mindspore.ops.Div

class mindspore.ops.Div[source]

Computes the quotient of dividing the first input tensor by the second input tensor element-wise.

Inputs of x and y comply with the implicit type conversion rules to make the data types consistent. The inputs must be two tensors or one tensor and one scalar. When the inputs are two tensors, dtypes of them cannot be bool at the same time, and the shapes of them could be broadcast. When the inputs are one tensor and one scalar, the scalar could only be a constant.

$out_{i} = \frac{x_i}{y_i}$
Inputs:
• x (Union[Tensor, number.Number, bool]) - The first input is a number.Number or a bool or a tensor whose data type is number or bool_.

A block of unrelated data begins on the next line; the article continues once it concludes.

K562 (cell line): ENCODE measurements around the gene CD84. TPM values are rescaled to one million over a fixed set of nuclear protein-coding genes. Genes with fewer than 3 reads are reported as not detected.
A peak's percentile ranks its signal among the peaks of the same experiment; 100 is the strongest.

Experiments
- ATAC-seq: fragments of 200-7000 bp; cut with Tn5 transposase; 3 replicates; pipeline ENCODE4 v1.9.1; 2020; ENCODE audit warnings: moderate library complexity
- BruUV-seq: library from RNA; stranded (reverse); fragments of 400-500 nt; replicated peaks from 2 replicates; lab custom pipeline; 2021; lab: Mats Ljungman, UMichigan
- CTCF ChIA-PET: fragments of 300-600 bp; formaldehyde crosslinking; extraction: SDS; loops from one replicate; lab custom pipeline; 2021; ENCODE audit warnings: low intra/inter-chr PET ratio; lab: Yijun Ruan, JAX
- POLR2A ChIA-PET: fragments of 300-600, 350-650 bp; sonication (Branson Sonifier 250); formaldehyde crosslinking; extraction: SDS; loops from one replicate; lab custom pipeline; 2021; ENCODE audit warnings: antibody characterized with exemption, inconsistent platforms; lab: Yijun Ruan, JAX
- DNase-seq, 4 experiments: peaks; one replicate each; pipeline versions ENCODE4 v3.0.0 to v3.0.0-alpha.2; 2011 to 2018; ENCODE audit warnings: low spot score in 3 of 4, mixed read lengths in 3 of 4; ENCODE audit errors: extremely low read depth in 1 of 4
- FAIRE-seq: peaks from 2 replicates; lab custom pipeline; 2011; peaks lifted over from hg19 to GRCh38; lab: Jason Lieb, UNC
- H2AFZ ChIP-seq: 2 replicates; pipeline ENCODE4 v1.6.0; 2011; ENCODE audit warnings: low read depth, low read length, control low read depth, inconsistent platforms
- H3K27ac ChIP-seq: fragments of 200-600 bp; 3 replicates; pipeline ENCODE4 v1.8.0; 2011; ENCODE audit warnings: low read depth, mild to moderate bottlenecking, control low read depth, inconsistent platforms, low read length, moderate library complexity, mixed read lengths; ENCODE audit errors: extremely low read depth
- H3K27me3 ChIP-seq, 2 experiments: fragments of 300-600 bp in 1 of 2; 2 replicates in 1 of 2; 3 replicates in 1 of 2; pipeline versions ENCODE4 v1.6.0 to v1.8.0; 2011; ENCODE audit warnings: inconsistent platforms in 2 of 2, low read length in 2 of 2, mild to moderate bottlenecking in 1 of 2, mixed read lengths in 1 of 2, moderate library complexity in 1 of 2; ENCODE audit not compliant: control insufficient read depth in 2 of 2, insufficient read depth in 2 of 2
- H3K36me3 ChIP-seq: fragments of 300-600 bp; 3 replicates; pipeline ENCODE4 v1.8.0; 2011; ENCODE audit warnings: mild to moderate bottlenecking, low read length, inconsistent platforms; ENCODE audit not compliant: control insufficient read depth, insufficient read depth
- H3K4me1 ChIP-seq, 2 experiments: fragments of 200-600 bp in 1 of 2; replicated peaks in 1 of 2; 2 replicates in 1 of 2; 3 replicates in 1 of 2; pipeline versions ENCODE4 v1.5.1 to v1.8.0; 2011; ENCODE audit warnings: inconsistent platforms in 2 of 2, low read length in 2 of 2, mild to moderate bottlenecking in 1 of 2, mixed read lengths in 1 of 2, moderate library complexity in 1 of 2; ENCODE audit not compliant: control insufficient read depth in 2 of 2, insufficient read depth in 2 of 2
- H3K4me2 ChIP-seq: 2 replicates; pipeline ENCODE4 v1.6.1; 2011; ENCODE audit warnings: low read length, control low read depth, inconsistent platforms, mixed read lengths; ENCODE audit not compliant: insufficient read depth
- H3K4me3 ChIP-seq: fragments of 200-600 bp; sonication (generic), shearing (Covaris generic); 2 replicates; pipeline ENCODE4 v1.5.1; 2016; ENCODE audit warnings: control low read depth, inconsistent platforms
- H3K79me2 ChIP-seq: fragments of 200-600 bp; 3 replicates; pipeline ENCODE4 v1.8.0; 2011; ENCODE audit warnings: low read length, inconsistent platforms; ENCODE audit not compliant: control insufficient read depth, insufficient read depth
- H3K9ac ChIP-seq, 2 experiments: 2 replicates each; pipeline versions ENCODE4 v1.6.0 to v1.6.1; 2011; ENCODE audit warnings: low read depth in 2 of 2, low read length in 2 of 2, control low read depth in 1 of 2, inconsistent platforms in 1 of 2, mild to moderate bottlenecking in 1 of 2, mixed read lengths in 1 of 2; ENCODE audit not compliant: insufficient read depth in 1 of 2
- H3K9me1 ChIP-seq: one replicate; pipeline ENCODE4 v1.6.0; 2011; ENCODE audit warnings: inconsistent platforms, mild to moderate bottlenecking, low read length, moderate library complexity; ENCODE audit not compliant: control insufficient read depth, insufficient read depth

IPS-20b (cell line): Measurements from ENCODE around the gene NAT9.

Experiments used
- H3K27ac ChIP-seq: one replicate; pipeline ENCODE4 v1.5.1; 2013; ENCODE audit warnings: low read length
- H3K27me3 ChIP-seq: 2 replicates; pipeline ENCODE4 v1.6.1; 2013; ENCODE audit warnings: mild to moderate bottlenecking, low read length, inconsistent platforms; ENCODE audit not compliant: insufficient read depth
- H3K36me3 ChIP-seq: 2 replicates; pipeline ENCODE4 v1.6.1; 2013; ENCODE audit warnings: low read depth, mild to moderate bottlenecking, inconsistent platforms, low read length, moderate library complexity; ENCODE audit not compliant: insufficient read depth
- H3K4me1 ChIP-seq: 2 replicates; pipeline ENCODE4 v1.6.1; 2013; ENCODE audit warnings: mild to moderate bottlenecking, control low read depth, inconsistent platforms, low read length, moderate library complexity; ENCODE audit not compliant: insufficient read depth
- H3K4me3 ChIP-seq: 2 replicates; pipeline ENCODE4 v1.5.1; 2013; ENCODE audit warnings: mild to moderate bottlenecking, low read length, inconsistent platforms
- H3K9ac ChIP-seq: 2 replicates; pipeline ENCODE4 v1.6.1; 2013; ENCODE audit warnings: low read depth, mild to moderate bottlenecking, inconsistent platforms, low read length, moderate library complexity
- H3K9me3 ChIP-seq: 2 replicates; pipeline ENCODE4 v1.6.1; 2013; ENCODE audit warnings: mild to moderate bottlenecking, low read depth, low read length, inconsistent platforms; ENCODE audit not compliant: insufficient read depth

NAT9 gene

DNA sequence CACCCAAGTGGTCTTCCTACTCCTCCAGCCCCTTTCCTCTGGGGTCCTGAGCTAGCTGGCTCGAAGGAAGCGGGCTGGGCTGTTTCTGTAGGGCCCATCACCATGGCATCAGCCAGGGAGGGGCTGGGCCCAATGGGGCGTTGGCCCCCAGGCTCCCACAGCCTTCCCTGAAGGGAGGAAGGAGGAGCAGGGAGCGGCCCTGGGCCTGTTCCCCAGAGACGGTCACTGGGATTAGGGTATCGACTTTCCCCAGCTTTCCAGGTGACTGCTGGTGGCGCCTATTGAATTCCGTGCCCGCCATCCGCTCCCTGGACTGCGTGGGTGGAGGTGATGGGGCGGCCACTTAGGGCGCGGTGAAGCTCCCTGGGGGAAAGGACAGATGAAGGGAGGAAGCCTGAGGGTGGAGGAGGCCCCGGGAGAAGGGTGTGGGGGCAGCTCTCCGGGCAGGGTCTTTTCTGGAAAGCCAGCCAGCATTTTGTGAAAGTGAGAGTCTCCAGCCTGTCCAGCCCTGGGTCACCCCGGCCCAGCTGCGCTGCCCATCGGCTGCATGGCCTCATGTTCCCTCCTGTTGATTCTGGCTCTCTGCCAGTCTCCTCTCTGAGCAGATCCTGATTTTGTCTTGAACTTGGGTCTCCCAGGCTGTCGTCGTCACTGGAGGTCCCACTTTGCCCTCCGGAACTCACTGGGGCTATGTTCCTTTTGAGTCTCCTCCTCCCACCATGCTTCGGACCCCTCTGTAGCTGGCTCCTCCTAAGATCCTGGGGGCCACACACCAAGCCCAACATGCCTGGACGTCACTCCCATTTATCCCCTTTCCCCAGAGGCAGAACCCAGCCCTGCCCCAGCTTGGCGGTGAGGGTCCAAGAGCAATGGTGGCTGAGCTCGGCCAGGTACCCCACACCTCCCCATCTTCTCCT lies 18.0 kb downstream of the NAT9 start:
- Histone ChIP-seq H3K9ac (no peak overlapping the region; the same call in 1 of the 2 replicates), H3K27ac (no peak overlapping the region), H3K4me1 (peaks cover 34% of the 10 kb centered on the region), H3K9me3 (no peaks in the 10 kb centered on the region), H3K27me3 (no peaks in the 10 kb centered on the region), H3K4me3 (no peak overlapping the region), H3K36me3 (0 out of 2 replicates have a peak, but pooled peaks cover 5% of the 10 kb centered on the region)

• y (Union[Tensor, number.Number, bool]) - The second input is a number.Number or a bool when the first input is a tensor or a tensor whose data type is number or bool_. When the first input is Scalar, the second input must be a Tensor whose data type is number or bool_.

Outputs:

Tensor, the shape is the same as the one after broadcasting, and the data type is the one with higher precision or higher digits among the two inputs.

Raises

TypeError – If x and y is not a number.Number or a bool or a Tensor.

Supported Platforms:

Ascend GPU CPU

Examples

>>> # case 1 :has same data type and shape of the two inputs
>>> x = Tensor(np.array([-4.0, 5.0, 6.0]), mindspore.float32)
>>> y = Tensor(np.array([3.0, 2.0, 3.0]), mindspore.float32)
>>> div = ops.Div()
>>> output = div(x, y)
>>> print(output)
[-1.3333334  2.5        2.        ]
>>> # case 2 : different data type and shape of the two inputs
>>> x = Tensor(np.array([-4.0, 5.0, 6.0]), mindspore.int32)
>>> y = Tensor(2, mindspore.float32)
>>> output = div(x, y)
>>> print(output)
[-2.  2.5  3.]
>>> print(output.dtype)
Float32